"Is Our Notion of Education Correct?"

There appears to be a double standard cast on indigenous languages in relation to being “educated” in the Nigerian society. If one can read and write in English, but not in Yoruba or an indigenous language, one is considered as ‘educated’. The reverse is however not the case. If one can read and write in Yoruba or an indigenous language in Nigeria but cannot read and write in English, irrespective of possessing the similar levels of knowledge or attaining the same educational qualifications, one is considered inferior, illiterate and uneducated. Is this ideal however valid?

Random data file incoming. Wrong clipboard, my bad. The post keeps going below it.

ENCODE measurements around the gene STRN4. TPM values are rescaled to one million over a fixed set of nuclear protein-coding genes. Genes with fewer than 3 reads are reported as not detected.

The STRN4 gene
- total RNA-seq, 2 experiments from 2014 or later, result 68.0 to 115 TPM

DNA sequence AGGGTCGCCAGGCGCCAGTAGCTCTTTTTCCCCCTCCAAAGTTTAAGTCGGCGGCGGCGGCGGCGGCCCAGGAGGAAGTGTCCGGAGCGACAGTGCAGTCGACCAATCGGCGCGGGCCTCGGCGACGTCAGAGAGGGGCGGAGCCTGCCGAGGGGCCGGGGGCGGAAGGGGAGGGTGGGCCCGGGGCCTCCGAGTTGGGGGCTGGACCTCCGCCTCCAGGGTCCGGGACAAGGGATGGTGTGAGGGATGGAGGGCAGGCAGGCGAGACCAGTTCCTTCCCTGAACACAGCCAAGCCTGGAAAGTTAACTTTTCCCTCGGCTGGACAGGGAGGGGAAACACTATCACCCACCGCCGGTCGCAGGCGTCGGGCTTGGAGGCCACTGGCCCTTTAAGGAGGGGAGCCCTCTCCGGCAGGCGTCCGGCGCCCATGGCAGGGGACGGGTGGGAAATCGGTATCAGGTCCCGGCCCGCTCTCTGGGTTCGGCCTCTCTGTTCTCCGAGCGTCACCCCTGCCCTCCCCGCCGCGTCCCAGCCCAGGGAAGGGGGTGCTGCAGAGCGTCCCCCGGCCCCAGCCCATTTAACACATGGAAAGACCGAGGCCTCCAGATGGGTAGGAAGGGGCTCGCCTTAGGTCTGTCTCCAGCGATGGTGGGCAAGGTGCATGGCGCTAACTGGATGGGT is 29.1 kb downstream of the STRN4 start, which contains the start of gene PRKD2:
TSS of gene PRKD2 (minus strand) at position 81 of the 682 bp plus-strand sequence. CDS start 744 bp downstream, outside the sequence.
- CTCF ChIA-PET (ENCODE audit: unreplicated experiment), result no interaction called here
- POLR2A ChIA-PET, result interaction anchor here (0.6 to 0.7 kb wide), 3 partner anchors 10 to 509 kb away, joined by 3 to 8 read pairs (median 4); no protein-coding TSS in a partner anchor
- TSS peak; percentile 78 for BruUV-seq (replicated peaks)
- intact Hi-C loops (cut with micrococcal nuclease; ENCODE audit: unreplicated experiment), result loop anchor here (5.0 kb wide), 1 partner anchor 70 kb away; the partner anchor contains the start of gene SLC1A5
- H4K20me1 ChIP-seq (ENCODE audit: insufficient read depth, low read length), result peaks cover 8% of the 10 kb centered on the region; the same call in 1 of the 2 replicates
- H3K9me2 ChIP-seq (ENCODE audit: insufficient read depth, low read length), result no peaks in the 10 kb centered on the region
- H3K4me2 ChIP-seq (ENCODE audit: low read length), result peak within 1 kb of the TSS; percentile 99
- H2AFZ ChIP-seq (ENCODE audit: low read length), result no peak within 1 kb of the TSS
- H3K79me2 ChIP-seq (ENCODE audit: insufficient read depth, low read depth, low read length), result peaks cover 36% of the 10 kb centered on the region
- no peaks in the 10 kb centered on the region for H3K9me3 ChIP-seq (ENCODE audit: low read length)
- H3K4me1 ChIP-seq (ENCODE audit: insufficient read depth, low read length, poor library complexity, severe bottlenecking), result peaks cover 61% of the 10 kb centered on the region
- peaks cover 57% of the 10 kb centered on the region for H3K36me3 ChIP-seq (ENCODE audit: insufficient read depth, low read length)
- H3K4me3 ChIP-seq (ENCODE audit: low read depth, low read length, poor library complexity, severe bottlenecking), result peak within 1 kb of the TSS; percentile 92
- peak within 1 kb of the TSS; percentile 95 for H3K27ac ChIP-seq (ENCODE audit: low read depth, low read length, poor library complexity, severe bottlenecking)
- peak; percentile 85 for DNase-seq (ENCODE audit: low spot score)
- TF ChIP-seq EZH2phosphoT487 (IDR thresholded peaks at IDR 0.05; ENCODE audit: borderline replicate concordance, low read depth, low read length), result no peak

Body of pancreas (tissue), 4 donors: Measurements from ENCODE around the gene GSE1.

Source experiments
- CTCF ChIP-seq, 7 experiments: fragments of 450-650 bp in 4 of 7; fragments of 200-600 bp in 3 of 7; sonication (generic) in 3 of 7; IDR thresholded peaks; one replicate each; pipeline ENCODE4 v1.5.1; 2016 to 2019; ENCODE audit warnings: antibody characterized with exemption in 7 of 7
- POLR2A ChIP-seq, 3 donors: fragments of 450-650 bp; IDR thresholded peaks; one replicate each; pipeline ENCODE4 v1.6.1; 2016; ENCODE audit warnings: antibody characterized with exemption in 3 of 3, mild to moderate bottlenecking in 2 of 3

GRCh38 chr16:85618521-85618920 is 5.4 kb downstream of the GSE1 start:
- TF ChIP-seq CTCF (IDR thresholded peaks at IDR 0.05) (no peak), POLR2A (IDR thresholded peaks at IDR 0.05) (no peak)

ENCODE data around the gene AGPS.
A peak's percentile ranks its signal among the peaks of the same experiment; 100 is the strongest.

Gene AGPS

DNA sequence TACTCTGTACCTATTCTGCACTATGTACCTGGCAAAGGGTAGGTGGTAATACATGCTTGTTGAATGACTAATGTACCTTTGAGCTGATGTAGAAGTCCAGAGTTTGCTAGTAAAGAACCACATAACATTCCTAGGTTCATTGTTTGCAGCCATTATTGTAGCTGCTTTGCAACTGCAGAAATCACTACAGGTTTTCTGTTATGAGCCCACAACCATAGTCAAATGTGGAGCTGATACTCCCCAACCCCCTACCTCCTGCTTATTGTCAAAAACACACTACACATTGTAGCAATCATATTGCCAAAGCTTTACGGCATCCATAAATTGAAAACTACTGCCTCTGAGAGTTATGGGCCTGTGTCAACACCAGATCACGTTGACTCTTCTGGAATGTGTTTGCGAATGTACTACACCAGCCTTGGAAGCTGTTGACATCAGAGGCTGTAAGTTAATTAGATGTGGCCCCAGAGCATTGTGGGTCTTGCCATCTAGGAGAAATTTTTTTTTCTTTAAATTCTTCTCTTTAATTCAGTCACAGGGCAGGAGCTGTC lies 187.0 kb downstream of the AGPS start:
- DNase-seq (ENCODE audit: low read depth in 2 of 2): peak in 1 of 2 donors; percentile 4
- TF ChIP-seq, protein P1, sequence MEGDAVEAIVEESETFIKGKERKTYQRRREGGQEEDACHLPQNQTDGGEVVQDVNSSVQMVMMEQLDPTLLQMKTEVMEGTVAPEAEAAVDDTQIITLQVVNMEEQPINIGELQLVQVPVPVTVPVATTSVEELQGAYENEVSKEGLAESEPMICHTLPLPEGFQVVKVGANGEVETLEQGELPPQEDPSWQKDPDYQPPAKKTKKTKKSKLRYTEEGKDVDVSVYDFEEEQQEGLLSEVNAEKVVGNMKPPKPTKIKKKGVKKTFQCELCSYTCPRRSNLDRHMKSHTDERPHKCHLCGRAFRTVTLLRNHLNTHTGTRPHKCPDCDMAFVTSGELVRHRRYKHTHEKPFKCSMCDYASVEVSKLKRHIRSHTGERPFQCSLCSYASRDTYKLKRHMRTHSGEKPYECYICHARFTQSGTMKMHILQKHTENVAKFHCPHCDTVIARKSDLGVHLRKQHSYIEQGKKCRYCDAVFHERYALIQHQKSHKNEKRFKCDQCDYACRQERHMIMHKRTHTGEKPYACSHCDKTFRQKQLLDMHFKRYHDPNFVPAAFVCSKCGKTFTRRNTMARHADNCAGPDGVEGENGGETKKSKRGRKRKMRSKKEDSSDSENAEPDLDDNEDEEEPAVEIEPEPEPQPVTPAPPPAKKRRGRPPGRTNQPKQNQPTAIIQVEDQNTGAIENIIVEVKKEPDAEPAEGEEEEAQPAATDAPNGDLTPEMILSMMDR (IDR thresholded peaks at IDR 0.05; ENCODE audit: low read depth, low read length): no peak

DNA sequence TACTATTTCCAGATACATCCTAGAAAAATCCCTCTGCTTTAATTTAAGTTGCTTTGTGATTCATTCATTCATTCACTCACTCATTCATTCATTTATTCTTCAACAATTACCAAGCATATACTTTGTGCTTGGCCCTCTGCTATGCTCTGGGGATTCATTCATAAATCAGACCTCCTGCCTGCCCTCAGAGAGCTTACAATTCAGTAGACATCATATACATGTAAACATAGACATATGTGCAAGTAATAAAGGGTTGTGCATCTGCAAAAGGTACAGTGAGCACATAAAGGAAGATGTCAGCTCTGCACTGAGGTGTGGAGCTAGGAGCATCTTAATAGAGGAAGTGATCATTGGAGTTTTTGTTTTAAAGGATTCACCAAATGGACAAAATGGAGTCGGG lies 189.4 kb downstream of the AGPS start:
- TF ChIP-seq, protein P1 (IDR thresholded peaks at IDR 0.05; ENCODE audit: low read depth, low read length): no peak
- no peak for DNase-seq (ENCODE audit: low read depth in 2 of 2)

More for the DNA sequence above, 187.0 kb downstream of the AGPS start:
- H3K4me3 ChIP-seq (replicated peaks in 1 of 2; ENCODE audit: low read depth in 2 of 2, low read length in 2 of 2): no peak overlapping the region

"If you want 100 years of prosperity, grow people.”

As an enthusiast and undeterred believer in the great story of Nigeria, I would love to beat my chest, as a form of consolation or perhaps assertion, and ascertain that sunny days are ahead. However, reality - in addition to the fact that this is not my field, in literal terms, and I, as an individual, do not possess to economic power to solely catalyse inclusive growth -  hums a different anthem, with youth unemployment in Nigeria predicted to rise by 13.1 percent by the end of 2016. Not only is this detrimental to the quality of living, stability, and development of Nigeria, it likewise appears to be a ticking time bomb, and a potential demographic disaster.